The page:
Here are some places I might do that:
- [Knee down]
- Dragon (arms up in low crescent lunge)
- Monkey (half monkey pose)
This next pose sequence is harder because they need to be able to see you, and it also requires a lot better balance skills.
This works best for 3rd grade and up. I usually go through high plank à chaturanga à crocodile with them so that they can lay on the floor and watch me while I model it.
- High plank
- Side plank
- Wild thing
A balance I will add near the end of the yoga sequence starts with high crescent and goes as far as I think they can balance with me.
This one can go fast like at the beginning, or you can start slowing it down and make it last twice as long.
- High crescent
- Warrior 3
- High crescent
- Warrior 2
- Half moon
- Warrior 2
- Star pose
- Falling star
- Falling star (
- Star pose
- Jump the other way (turn to face the other direction in the circle
- Warrior 2 (still towards the middle,
other knee bent)
- Half moon
- Warrior 2
- high crescent
- warrior 3 high crescent
Bring in Mindfulness
One last way to help kids slow down as they do these sequences and yoga glow with you is to pause only briefly every now and then to interrupt yourself and bring kids’ awareness to something specific.
The way this works best is by really changing your tone. As you are leading them through the fast-paced yoga flow sequence, you should be speaking in a loud and engaging teaching voice, with lots of energy.
When you pause to point out something for them to be mindful of, change your tone.
Drop your voice level down a few notches, speak lower and more calmly. It’s almost like interrupting yourself with a different, calmer personality.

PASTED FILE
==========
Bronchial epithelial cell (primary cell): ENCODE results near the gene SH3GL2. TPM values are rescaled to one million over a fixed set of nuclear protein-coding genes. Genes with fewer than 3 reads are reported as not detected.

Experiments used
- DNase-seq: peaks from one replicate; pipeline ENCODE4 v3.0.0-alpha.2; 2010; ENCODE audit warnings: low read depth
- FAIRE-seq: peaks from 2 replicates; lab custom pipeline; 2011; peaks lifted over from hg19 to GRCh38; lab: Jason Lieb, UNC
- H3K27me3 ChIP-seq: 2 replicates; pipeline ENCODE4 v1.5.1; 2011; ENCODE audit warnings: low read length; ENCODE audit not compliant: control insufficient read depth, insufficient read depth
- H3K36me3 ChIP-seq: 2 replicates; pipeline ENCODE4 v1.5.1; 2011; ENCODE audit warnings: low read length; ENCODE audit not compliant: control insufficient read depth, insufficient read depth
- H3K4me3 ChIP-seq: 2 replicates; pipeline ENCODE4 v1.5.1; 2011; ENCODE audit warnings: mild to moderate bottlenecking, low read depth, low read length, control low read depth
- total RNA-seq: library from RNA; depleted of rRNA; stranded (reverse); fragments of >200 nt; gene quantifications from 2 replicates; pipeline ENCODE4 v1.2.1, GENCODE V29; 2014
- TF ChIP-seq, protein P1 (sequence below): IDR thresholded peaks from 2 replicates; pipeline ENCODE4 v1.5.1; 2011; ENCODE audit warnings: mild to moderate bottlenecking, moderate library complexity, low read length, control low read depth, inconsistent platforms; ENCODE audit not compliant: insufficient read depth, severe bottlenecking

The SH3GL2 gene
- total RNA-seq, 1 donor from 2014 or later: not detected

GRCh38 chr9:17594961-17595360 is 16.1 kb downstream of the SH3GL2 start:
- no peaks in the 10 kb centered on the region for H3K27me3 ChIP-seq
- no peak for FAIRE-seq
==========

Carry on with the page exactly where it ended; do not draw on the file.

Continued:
It will catch the kids attention, they won’t feel the immediate need to repeat what you said (probably) and they will listen to the change in your voice.
Here are some things I will say to bring mindfulness to the yoga practice:
- Notice how my foot is under my knee
- I see that Angelica has her arms stretched way apart and is keeping them straight
- One of my hands reaching to the ground, the other is lifting all the way up
- I can feel my quad muscles working hard because my leg is bent
- My arms are straight
- If I close my mouth and breathe and I can feel my heartbeat
- My foot is pointing towards the bell [in the middle of the circle]
- Shoulders are down
Notice that these should be short, quick, non-judgmental, and NOT phrased as questions. If you ask a question (even if you think it’s rhetorical the kids won’t) they will start talking again.
I am mostly just commenting on my own body and by doing that, kids will notice something similar or different in their own body and often adjust to match me. This is a quick way to check alignment, but also to just bring kids brains into focusing on their own body.
Some kids may comment after your comments, but if you start right up again with the call and response, it should probably get lost.
Check out some other easy ways to bring mindfulness to your kids’ day in this post here.
The WILL TO REPEAT what others are saying in a nice sing-songy voice is very strong in most kids.
Finally, I often go back to the beginning sequence and just start to take it much slower. Inside of having them repeat each pose name, I’ll do the poses for them to copy more slowly.
With each pose, I’ll instead say, “inhale…. exhale” and I tell them to close their mouth and breathe through their nose and just listen. It starts to work after a few reminders.
I slow my own voice down, I start speaking quieter, and I change my tone to a softer and calmer one.
So, there you have it! One of my most successful ways of teaching kids yoga to preschool through elementary age and preteen kids! I have been very proud of this discovery and I love sharing it with others.
I sent a voice-recording example of this type of flow to my email list so if that’s something you’d like to have, sign up for yoga lessons below and email me to request the sample! I’ll be doing a few more examples in the next few days, too, so stay tuned.
Thanks for reading!!
Here are some other Tips and Tricks for Teaching Kid’s Yoga.
Also, check out this in-depth post on Teaching Yoga to Active and Energetic Kids
Make sure to grab an outline of what my active classes looks like by joining the FREE resources library below!
Lots of good info for ya here! Let me know what else you need 🙂